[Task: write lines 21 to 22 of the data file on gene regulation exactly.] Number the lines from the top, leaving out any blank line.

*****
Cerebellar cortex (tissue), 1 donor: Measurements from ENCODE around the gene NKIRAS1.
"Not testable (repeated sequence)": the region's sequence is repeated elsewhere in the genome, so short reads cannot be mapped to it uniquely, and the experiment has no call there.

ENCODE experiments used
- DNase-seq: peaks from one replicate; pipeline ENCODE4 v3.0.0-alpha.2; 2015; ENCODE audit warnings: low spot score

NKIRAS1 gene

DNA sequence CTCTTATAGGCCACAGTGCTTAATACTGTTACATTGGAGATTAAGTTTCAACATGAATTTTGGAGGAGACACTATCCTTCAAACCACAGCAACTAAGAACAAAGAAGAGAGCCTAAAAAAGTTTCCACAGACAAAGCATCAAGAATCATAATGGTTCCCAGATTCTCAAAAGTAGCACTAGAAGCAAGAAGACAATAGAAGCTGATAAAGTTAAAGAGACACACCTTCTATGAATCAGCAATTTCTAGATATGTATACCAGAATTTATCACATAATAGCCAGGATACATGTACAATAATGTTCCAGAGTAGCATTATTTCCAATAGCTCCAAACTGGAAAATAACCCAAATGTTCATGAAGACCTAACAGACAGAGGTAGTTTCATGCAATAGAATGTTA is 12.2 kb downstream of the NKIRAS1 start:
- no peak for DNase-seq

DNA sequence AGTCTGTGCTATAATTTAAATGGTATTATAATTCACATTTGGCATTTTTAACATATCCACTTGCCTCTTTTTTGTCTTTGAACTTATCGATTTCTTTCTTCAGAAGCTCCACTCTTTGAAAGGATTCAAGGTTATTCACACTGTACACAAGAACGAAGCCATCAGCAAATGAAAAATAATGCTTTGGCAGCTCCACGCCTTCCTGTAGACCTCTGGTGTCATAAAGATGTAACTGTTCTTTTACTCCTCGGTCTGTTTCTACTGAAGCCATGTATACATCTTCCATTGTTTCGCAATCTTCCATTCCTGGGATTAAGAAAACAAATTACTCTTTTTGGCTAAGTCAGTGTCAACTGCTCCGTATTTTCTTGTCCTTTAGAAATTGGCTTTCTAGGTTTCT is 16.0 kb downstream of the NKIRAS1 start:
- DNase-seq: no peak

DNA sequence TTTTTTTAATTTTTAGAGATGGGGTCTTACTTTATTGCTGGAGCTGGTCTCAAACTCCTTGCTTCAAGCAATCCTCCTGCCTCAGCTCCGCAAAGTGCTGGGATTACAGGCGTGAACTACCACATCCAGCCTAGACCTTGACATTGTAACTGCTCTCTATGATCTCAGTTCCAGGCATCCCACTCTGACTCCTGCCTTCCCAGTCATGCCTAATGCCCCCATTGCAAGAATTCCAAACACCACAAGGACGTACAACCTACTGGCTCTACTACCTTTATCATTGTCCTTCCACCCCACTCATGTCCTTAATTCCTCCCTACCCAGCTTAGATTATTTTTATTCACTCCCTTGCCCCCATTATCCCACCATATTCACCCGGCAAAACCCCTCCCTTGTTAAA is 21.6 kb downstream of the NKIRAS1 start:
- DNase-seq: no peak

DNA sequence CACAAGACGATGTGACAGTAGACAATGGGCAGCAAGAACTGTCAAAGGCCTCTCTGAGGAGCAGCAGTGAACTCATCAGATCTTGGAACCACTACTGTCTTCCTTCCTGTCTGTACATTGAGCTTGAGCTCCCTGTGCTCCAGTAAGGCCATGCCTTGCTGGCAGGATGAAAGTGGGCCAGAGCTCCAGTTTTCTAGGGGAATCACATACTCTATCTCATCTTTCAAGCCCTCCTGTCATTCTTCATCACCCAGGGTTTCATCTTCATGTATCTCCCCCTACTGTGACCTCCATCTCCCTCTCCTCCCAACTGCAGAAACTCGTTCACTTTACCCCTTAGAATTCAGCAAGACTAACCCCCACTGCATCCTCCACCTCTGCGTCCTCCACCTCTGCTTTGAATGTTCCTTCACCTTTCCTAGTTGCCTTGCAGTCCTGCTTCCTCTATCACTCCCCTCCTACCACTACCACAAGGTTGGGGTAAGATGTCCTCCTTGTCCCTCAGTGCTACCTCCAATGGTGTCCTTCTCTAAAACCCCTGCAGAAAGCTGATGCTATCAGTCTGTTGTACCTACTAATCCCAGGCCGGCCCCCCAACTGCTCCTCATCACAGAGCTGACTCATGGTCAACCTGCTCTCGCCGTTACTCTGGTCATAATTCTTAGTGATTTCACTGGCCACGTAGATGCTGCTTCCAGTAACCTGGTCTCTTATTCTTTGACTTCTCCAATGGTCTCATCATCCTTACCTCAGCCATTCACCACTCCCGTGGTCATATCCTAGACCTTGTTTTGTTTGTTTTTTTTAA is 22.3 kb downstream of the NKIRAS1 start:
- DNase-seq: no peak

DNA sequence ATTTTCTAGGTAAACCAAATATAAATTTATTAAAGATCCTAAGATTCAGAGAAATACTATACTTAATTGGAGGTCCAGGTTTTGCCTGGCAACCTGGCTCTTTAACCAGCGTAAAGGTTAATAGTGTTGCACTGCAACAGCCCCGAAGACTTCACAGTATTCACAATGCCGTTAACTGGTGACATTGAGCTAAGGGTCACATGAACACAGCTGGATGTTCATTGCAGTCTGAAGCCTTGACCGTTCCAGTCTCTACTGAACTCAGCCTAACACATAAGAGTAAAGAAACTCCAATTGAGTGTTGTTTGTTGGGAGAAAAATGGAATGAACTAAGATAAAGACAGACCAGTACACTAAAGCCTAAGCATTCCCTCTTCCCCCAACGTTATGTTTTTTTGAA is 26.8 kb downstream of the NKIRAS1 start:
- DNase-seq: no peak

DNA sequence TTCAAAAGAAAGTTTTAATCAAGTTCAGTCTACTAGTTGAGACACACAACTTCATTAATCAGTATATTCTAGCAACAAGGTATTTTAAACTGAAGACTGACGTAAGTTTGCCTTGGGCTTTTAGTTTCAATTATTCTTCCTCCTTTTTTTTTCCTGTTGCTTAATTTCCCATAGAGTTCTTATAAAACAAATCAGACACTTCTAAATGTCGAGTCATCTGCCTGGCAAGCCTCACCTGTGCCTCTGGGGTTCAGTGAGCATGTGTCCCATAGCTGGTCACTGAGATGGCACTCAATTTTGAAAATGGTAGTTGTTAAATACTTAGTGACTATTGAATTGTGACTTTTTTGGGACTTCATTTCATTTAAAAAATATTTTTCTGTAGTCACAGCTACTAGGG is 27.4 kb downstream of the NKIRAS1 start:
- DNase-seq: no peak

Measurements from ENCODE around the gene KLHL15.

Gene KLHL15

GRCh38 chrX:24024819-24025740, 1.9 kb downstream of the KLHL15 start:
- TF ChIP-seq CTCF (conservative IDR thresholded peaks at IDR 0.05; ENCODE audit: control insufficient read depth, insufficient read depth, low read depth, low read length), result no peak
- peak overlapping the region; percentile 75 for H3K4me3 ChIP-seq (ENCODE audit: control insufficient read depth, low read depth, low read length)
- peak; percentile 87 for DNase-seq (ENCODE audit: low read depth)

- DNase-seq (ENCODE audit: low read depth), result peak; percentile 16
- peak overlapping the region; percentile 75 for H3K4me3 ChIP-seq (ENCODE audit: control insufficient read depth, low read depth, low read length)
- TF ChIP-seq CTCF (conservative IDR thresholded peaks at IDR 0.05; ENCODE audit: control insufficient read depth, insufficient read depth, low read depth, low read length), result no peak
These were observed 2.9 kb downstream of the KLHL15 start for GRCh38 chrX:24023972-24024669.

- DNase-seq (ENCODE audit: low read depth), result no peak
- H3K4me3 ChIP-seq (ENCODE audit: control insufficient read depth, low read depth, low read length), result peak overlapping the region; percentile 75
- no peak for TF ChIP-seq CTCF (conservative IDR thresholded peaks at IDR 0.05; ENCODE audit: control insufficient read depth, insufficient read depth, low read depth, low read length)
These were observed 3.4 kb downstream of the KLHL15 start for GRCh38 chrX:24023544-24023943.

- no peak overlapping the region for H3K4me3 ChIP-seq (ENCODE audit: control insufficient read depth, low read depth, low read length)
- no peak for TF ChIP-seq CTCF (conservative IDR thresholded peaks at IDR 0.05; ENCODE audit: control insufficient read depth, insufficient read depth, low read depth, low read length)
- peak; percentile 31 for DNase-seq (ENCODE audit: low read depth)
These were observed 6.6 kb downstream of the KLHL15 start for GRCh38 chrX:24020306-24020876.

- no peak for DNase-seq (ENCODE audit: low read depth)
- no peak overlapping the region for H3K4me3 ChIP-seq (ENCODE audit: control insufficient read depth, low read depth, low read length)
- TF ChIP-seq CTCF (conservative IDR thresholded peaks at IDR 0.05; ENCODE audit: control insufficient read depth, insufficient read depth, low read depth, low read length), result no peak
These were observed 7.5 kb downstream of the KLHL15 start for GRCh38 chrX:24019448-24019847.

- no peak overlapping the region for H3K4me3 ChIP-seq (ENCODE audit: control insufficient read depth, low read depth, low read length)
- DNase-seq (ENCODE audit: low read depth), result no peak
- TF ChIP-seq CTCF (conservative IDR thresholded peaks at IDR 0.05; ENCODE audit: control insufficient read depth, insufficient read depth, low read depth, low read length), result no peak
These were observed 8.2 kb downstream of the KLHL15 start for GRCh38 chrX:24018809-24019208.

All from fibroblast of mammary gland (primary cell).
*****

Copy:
- TF ChIP-seq CTCF (conservative IDR thresholded peaks at IDR 0.05; ENCODE audit: control insufficient read depth, insufficient read depth, low read depth, low read length), result no peak
- peak overlapping the region; percentile 75 for H3K4me3 ChIP-seq (ENCODE audit: control insufficient read depth, low read depth, low read length)